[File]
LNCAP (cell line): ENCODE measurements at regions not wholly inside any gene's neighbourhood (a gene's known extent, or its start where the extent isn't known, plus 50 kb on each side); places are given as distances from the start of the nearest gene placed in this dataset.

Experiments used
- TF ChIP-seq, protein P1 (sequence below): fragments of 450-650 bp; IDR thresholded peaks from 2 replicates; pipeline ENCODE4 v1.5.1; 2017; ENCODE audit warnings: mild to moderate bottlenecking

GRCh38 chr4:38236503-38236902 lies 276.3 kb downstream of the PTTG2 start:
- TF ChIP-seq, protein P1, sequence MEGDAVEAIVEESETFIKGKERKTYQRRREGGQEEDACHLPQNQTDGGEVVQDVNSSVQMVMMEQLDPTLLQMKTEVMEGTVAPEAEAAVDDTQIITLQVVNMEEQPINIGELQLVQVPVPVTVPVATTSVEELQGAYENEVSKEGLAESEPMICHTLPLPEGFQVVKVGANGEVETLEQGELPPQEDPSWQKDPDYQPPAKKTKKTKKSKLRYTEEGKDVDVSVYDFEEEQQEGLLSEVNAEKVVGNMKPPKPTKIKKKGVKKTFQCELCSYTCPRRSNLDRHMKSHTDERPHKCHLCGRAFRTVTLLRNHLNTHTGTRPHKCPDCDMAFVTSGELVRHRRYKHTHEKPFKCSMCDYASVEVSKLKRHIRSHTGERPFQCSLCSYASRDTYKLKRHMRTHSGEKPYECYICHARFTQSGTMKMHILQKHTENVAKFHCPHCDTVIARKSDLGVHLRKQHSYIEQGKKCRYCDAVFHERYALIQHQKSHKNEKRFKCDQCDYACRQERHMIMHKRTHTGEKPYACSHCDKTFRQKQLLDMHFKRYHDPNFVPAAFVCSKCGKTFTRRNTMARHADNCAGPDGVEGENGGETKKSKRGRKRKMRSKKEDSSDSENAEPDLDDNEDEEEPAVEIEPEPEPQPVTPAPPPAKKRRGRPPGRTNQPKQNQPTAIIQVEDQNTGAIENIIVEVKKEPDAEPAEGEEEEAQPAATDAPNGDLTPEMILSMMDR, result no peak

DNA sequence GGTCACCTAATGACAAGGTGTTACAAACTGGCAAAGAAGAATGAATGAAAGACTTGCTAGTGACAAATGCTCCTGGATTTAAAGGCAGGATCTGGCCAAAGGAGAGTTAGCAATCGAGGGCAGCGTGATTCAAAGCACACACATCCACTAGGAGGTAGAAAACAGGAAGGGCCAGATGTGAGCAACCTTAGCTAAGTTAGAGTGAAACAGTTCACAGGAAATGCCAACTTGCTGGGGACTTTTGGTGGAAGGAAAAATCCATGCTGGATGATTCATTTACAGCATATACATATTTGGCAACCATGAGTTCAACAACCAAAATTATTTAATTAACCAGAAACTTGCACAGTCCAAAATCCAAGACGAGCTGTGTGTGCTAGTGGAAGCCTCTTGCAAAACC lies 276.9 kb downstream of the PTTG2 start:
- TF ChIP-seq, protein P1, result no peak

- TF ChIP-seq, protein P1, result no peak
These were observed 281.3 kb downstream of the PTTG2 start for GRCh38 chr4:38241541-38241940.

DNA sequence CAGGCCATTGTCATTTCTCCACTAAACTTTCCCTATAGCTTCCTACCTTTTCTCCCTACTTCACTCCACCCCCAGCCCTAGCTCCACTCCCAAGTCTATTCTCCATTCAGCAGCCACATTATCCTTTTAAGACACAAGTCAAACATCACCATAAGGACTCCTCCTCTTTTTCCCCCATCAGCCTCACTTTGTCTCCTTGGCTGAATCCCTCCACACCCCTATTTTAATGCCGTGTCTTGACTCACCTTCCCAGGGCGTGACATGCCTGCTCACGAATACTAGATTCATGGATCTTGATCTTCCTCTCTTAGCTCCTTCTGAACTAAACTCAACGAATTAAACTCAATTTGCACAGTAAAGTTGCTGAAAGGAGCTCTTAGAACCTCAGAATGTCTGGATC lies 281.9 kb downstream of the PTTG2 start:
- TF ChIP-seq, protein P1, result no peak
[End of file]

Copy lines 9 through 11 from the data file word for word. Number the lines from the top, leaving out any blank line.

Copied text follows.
These were observed 281.3 kb downstream of the PTTG2 start for GRCh38 chr4:38241541-38241940.

DNA sequence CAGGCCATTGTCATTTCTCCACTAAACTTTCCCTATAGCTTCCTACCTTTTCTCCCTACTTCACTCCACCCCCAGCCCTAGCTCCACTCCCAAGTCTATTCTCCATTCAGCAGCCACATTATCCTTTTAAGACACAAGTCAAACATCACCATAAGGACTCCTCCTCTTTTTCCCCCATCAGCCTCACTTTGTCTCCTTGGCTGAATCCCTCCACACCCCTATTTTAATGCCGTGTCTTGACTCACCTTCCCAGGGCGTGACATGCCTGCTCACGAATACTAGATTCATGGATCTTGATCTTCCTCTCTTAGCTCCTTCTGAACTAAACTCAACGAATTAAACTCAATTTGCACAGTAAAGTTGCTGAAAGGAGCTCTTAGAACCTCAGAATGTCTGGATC lies 281.9 kb downstream of the PTTG2 start:
- TF ChIP-seq, protein P1, result no peak